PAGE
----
Major, John S., Sarah A. Queen, Andrew Seth Meyer, and Harold D. Roth (Translators and Editors), The Huainanzi, A Guide to the Theory and Practice of Government in Early Han China of L Iu An, King of Huainan, New York: Columbia University Press, 2010, Xi + 986 Pages and Major, John S., Sarah A. Queen, Andrew Seth Meyer, and Harold D. Roth (Translators and Editors), The Essential Huainanzi of L Iu An, King of Huainan, New York: Columbia University Press, 2012, Vii + 252 Pages. [REVIEW]James D. Sellmann - 2013 - Dao: A Journal of Comparative Philosophy 12 (2):267-270.
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  11.  15
    A Proposed Relationship Between the Unidimensional Short Form of the TMAS and the DAS: The Effects of Embedding Vs. Separate Administration.James L. Tramill, Stephen F. Davis, Sarah Bremer, Michael M. Dudeck & David L. Elsbury - 1982 - Bulletin of the Psychonomic Society 19 (4):209-211.
  12.  13
    Proceedings of the Seventh Annual Deep Brain Stimulation Think Tank: Advances in Neurophysiology, Adaptive DBS, Virtual Reality, Neuroethics and Technology.Adolfo Ramirez-Zamora, James Giordano, Aysegul Gunduz, Jose Alcantara, Jackson N. Cagle, Stephanie Cernera, Parker Difuntorum, Robert S. Eisinger, Julieth Gomez, Sarah Long, Brandon Parks, Joshua K. Wong, Shannon Chiu, Bhavana Patel, Warren M. Grill, Harrison C. Walker, Simon J. Little, Ro’ee Gilron, Gerd Tinkhauser, Wesley Thevathasan, Nicholas C. Sinclair, Andres M. Lozano, Thomas Foltynie, Alfonso Fasano, Sameer A. Sheth, Katherine Scangos, Terence D. Sanger, Jonathan Miller, Audrey C. Brumback, Priya Rajasethupathy, Cameron McIntyre, Leslie Schlachter, Nanthia Suthana, Cynthia Kubu, Lauren R. Sankary, Karen Herrera-Ferrá, Steven Goetz, Binith Cheeran, G. Karl Steinke, Christopher Hess, Leonardo Almeida, Wissam Deeb, Kelly D. Foote & Okun Michael S. - 2020 - Frontiers in Human Neuroscience 14.
  13. 10. Nicholas Rescher, Objectivity: The Obligations of Impersonal Reason Nicholas Rescher, Objectivity: The Obligations of Impersonal Reason (Pp. 917-919). [REVIEW]Tamar Schapiro, A. John Simmons, Seana Valentine Shiffrin, Sarah Buss, Julia Driver, G. F. Schueler, James Montmarquet, Mark van Roojen & Samantha Brennan - 1999 - Ethics 109 (4).
  14. Social Capital, Social Inclusion and Changing School Contexts: A Scottish Perspective.James McGonigal, Robert Doherty, Julie Allan, Sarah Mills, Ralph Catts, Morag Redford, Andy McDonald, Jane Mott & Christine Buckley - 2007 - British Journal of Educational Studies 55 (1):77-94.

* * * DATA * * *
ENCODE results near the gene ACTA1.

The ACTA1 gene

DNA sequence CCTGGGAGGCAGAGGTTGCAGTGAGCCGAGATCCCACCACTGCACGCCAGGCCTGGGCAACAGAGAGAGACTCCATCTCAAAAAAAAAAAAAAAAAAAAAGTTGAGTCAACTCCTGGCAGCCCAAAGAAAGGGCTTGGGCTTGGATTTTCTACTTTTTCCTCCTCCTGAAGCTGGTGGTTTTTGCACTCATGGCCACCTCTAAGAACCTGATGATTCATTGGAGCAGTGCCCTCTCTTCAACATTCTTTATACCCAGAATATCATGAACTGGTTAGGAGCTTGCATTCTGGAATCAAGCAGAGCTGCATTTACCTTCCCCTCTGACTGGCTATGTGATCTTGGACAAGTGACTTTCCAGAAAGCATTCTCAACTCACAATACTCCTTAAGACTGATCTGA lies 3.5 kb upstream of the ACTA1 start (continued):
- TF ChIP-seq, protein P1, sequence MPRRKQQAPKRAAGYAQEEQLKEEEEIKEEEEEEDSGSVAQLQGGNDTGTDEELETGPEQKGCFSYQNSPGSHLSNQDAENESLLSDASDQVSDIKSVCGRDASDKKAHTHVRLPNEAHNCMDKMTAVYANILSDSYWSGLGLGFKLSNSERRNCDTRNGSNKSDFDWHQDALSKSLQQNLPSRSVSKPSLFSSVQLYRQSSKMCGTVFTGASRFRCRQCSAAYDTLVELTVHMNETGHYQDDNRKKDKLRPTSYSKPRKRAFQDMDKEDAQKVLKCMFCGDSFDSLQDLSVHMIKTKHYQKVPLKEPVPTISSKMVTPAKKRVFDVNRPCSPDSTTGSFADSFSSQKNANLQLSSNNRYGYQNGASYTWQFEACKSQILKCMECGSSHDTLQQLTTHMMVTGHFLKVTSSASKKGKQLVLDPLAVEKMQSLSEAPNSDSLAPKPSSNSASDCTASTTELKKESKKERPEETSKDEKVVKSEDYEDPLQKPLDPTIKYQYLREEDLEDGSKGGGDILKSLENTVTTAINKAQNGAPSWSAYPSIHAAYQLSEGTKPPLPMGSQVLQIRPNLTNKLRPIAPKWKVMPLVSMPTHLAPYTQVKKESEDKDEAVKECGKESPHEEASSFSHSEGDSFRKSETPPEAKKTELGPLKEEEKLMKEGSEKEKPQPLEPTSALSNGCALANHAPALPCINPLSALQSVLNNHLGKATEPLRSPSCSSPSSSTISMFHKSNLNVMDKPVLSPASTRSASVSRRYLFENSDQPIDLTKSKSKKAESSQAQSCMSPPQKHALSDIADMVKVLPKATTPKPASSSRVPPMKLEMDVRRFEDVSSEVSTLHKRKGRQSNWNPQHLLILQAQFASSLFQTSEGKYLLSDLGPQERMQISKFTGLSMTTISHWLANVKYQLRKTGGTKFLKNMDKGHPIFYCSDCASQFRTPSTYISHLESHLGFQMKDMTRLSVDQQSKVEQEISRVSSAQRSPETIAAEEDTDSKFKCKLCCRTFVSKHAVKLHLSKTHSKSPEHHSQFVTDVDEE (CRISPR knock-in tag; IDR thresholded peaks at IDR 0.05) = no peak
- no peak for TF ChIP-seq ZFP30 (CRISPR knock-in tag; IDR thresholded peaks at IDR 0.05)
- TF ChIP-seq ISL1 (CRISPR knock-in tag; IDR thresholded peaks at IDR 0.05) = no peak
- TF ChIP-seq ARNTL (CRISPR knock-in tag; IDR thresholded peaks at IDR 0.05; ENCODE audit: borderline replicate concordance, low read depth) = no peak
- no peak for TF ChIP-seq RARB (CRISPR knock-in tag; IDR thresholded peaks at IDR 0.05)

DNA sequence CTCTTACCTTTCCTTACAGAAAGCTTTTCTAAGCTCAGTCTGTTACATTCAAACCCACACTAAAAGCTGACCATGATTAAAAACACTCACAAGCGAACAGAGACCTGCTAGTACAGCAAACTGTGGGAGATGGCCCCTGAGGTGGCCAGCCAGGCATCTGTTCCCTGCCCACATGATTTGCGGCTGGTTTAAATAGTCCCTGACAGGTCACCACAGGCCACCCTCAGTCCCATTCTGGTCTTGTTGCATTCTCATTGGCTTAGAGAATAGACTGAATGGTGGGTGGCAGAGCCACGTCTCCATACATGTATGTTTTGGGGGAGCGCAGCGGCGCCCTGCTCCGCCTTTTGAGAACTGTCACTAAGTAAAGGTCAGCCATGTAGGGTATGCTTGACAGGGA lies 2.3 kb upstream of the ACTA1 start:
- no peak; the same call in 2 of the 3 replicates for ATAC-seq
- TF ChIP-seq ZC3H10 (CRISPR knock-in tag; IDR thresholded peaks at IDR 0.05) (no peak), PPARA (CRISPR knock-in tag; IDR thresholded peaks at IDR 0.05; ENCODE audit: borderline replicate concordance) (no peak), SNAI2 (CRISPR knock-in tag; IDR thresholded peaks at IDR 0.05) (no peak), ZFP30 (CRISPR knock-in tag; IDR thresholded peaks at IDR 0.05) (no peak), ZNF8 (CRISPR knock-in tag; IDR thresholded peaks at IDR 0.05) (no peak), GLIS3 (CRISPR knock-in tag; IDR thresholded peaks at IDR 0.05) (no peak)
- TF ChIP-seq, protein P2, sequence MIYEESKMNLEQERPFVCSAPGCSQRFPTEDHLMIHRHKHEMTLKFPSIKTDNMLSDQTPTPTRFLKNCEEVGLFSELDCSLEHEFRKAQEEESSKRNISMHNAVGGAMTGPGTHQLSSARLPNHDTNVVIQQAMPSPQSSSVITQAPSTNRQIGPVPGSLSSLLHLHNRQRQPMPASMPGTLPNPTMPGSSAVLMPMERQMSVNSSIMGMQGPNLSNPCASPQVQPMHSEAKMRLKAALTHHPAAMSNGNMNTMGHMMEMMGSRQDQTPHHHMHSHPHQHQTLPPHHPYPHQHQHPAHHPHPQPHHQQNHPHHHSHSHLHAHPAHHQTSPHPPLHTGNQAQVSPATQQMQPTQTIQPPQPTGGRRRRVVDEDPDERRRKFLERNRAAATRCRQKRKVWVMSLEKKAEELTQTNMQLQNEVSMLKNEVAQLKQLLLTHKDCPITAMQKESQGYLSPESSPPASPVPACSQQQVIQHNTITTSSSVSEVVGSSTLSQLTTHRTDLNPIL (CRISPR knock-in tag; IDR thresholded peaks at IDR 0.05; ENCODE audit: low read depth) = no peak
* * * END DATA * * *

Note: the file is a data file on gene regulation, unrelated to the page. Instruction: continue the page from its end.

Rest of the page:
This paper synthesises a collaborative review of social capital theory, with particular regard for its relevance to the changing educational landscape within Scotland. The review considers the common and distinctive elements of social capital, developed by the founding fathers-Putnam, Bourdieu and Coleman-and explores how these might help to understand the changing contexts and pursue opportunities for growth.
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  15.  84
    Hard Paternalism, Fairness and Clinical Research: Why Not?Sarah J. L. Edwards & James Wilson - 2012 - Bioethics 26 (2):68 - 75.
    Jansen and Wall suggest a new way of defending hard paternalism in clinical research. They argue that non-therapeutic research exposing people to more than minimal risk should be banned on egalitarian grounds: in preventing poor decision-makers from making bad decisions, we will promote equality of welfare. We argue that their proposal is flawed for four reasons.First, the idea of poor decision-makers is much more problematic than Jansen and Wall allow. Second, pace Jansen and Wall, it may be practicable for regulators (...)
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  16.  40
    Comparing Drug Effectiveness at Health Plans: The Ethics of Cluster Randomized Trials.E. Sabin James, Mazor Kathleen, Meterko Vanessa, L. Goff Sarah & Platt Richard - 2008 - Hastings Center Report 38 (5):39-48.
    "Cluster randomized trials," in which groups of patients are randomly assigned to different therapeutic interventions, provide a powerful way of evaluating drugs. CRTs have not been widely used, in good part because of concerns about whether patients must give informed consent to participate in them. A better understanding of how CRTs fit into clinical practice resolves the concerns.